Captain Cook arrived in New Zealand in 1769, the year before he reached Australia.  On making landfall on New Zealand’s North Island he encountered a large population of Maori people living around present-day Gisborne.  Captain Cook had with him on board the ‘Endeavour' a Tahitian priest who, because Tahitians and the Maori shared Polynesian ancestry, was able to converse with the Maori and understood their customs.  We met up with friends Helen and Steve from yacht ‘Cerulean’ in Auckland.  They are NZ citizens who had sailed their boat home from the UK and we had last seen them in Panama City back in March 2023!  It was interesting to hear Helen’s observation that she hadn’t realised the similarities between NZ culture and the South Pacific islands until she returned home sailing across the Pacific.  

Captain Cook’s arrival in New Zealand wasn’t without incident despite him having a go-between on board; a number of Maori were killed and others taken prisoner, and whilst there continued to be misunderstandings and conflicts for a number of decades, Captain Cook’s initial work eventually led to British colonisation through the Treaty of Waitangi in 1840.  The Treaty was essentially the document on which present day New Zealand was founded and was intended to govern the relationship between Maori and non-Maori inhabitants so that the indigenous people would not lose out.  The creation of an appeals process in 1975 will tell you that present day Maori people may not regard the enactment of the treaty as completely fair!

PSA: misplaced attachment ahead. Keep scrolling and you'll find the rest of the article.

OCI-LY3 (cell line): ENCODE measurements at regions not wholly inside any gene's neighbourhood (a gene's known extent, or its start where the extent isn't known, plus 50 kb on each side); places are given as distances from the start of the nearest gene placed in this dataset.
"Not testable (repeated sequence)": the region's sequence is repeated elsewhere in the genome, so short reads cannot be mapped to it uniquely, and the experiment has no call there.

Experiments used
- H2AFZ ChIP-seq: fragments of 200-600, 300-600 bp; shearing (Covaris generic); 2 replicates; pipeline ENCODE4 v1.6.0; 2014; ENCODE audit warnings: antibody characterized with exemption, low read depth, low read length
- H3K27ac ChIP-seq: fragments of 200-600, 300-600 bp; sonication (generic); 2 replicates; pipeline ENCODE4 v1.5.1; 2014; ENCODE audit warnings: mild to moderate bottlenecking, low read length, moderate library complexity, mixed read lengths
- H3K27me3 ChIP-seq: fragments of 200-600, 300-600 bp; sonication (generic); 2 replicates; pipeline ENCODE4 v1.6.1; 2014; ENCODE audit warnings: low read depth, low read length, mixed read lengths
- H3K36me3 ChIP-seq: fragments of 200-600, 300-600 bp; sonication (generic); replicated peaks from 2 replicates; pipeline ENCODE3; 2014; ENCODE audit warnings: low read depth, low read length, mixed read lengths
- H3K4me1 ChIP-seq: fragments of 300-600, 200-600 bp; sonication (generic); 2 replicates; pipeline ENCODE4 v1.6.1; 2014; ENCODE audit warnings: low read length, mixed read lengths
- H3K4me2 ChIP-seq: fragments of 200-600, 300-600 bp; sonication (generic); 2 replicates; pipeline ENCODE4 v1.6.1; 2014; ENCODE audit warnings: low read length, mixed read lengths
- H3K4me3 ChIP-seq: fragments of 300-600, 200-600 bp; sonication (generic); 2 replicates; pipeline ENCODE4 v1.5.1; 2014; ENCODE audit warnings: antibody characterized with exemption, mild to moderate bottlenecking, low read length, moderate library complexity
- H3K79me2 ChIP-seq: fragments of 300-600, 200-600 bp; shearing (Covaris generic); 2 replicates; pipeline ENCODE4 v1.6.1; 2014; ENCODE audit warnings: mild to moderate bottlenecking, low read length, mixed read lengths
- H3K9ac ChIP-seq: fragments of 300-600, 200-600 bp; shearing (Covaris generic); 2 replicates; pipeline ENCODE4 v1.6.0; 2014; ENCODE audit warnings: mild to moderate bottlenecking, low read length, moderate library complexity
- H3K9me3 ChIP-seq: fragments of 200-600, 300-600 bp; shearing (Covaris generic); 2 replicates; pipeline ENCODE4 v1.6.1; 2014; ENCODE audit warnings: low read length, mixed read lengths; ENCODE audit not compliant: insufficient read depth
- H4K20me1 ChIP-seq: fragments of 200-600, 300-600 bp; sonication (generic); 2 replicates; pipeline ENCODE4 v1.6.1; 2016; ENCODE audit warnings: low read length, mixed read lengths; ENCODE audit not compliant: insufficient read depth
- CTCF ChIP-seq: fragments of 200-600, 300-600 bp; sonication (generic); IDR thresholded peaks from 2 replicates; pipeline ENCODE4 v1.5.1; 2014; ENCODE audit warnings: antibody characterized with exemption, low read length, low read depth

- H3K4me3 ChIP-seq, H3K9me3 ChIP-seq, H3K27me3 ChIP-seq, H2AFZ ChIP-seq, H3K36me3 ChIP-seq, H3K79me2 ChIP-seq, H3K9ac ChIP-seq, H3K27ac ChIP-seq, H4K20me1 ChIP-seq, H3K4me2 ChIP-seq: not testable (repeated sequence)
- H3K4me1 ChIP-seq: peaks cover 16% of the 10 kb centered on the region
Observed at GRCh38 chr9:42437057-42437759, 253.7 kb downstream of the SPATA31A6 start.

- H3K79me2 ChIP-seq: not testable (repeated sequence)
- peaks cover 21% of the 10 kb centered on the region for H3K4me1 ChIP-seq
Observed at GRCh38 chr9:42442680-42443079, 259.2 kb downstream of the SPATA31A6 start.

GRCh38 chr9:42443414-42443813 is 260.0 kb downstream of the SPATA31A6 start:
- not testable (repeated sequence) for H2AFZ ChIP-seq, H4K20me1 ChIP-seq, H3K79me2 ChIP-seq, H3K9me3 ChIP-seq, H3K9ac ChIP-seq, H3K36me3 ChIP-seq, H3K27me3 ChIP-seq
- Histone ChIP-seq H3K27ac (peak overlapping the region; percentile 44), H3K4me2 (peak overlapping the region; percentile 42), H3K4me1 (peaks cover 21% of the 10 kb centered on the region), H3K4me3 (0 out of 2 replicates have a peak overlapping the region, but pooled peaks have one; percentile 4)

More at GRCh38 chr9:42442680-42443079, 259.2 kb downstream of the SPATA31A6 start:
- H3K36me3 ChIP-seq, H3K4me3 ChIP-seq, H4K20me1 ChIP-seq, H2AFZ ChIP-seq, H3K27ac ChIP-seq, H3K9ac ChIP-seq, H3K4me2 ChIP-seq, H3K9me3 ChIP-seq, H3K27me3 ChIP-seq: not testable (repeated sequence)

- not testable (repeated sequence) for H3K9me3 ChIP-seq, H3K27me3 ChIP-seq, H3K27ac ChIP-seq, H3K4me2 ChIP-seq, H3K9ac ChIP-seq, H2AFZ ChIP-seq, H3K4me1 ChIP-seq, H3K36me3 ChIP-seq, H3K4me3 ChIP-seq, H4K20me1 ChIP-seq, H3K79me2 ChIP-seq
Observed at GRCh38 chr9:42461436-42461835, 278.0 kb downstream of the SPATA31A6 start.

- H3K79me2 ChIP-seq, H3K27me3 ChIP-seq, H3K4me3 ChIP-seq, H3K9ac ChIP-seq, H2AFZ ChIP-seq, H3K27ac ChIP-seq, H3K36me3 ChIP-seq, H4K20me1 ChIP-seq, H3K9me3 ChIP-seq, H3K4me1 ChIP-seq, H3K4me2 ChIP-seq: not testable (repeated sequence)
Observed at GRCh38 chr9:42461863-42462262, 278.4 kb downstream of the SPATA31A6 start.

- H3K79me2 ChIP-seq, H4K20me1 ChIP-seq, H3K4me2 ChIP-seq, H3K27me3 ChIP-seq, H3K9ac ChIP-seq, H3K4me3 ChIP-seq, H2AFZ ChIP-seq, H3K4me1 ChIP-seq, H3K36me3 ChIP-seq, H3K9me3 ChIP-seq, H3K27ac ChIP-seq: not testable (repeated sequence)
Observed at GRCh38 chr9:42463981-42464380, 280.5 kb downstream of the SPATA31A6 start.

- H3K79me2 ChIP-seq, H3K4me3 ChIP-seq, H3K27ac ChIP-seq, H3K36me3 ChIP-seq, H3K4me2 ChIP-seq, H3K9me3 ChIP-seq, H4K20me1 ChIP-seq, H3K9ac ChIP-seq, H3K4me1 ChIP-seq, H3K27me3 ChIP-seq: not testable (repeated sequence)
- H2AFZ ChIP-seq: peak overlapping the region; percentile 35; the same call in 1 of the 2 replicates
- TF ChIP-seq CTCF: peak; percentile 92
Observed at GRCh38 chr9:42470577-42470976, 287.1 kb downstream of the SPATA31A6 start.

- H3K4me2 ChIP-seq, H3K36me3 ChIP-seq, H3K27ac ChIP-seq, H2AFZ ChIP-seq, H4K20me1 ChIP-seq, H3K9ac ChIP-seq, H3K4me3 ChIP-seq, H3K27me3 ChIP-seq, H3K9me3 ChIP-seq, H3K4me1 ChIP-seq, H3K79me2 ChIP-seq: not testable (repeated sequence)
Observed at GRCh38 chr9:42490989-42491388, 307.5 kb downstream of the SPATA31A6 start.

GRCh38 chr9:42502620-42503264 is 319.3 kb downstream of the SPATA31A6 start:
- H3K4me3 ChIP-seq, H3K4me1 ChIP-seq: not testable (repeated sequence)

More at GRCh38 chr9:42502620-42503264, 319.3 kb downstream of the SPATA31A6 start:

Downtown Auckland

The same waterfront in 1901 - photo from the Maritime Museum

Typical Auckland scene - Victorian buildings alongside modern development

Our experience in Auckland gave the impression that Maori culture is well-recognised.  All signs and pubic announcements were bi-lingual in Maori and English.  Even the ginger-haired, fair-skinned young guide on our visit to ’The All-Blacks Experience’ was bi-lingual, having attended a bi-lingual school in Auckland.  It will be interesting to see whether this Maori / Non-Maori balance continues as we travel outside the big city and into more rural parts.